By Matt Norlander
NEW YORK — Light your torches in Durham, but I must ask: Why can’t I fully buy into this Duke team as elite yet?
I know the answer: because it's not yet put it all together, nor should it necessarily should at this juncture. Disagree? Then you side against me and Duke's players, who agree the team is not yet consistently playing at the highest of levels.
“We can get better. There’s things we must work on,” Austin Rivers said after Dukes 86-80 win Saturday afternoon over Washington. “For instance, we were up 17. At our full potential, we don’t let up that lead.”
Saturday's game in Madison Square Garden wasn’t ever in doubt, but Duke’s 86-80 W in a blasé way. The Blue Devils shot badly from the foul line (61.4 percent), saw Rivers and Seth Curry foul out, but still coasted past a Huskies team that will now have to play for its life to earn bubble-worthy talk in about six weeks. Duke also had 15 turnovers (five coming from Curry) and 21 hacks in an ugly 50-foul game.
This isn’t me doubting Duke as a top-10 team — in fact, just the opposite. I think when you play as badly as they did Saturday and still beat a plenty-capable team without too much trouble, it’s a very good sign. Washington’s a team that, even if it can’t ever string together a slew of Ws in a row, it won’t ever be an easy out.
“It’s frustrating because we played better than a six-point win,” Rivers said. “There goes your two best scorers on the team, and I think the main thing is, we started getting complacent. We basically just got safe instead of attacking — that’s what got us the lead in the first place. The first half we were playing defense, making them turn the ball over, getting charges, and every time we got a rebound we kept attacking, attacking. And then we get this 18-point lead, and it’s like, ‘All right, let’s calm down.’”
But with Duke, there’s an ingredient there that’s not quite mixing in yet. If it was playing at its peak today, it’d have beaten Washington by 25. Instead, it won by six. This sounds like nit-picking, but that’s what happens when you’re Duke, you’re so good every year and the expectations of your team are top-five-in-the-nation level. Duke can get there; it's not playing like it just yet.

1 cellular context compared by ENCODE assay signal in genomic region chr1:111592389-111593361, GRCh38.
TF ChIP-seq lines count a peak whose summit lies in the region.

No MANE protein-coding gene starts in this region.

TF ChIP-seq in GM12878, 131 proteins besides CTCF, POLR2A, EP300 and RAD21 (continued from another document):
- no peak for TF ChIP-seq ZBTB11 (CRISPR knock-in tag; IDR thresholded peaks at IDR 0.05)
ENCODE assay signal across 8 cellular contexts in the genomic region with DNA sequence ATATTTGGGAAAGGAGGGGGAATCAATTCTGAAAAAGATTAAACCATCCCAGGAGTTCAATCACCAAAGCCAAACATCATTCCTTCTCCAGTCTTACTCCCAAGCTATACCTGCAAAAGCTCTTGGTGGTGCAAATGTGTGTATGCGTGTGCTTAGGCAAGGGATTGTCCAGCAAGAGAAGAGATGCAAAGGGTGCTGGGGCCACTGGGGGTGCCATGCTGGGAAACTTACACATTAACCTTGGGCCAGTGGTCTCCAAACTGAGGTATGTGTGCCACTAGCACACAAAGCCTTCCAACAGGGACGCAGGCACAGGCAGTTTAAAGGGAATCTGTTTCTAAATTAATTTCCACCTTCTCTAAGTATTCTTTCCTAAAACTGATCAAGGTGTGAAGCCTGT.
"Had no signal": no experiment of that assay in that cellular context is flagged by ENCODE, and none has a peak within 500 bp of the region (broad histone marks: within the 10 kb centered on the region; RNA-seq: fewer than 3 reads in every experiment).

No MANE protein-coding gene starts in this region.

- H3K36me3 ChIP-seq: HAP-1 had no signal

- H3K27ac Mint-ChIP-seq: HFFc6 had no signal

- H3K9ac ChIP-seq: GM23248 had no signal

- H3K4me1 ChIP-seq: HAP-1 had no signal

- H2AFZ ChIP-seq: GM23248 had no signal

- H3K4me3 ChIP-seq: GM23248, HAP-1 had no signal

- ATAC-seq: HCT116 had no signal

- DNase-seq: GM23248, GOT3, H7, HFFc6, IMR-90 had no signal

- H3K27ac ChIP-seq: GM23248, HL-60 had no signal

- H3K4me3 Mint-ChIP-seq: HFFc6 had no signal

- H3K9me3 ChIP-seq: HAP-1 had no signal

“It was weird, because we thought we played better for the whole game until the last five minutes. We should’ve won more than by what we did,” Curry said. “We weren’t aggressive until the end.”
It was only the second time Curry’s ever fouled out in his college career. Perhaps Curry's issues at point guard are the legitimate long-term concern, but at least he's aware of it. And at least Duke's in a better position with him than a team like Vanderbilt, which seems downright handcuffed at the 1, where Duke might just be tied up at the moment.
“We’re still finding our rotations, how guys are going to play where, and I’m still trying to work on my point-guard ability,” Curry said. “The biggest thing is trying to find my scoring, these past few games I haven’t been scoring as much as I usually do. I need to balance my scoring abilities with running the team.”
Yes, absolutely, part of it was Washington, which can be so erratic but also continues to draw us in because of the natural talent, speed and ability on Lorenzo Romar's team. Duke’s players said Washington’s backcourt was the best they’ve faced this season.
Mike Krzyzewski looked to the free throws as the reason it was so close at the end. Totally legitimate, but if Duke remains aggressive and plays with gusto, free throws aren't an issue. Mason Plumlee was the worst of it, going 2-of-11, but he's a 42-percent foul shooter as it is. There's not much you can do to fix that in three months' time.
“We must get better at free throws, and we cannot let up at any point in the game,” brother Miles Plumlee said. “But when we get up sometimes, people get settled. … We’ve let up in almost every game.”
Duke teams letting up ... sounds out of character, right? The Devils have the pieces, and I think eventually Rivers needs to be given the keys without abandon, but for now, a little more toughness and aggressiveness is what's got to come as Duke heads toward the new year.
Quick note on Rivers, who's had his fair share of criticism just seven weeks into his college career. As of late, the chirping has piped down on his game. I asked him if he'd heard, known, paid attention to the scrutiny. He said yes, but is a media-savvy kid. You can tell when you talk to him that he gets the game. I think his quotes above the asterisk right there and down below are telling to who he is.
“It just made me more motivated, to tell you the truth,” Rivers said. “I thought I was actually playing well, the coaches though it was doing everything in needed to do. The media got on me a little bit, but they haven’t gotten on me since, because I fixed things. … They’ve all said positive things since, so whatever I’ve been doing, I guess it’s been right.”
The matter was never addressed in practice, Rivers said.
“I started calming down, realizing how to play my game through the college game,” he said. “I got it. I can play now.”Photo: US PRESSWIRE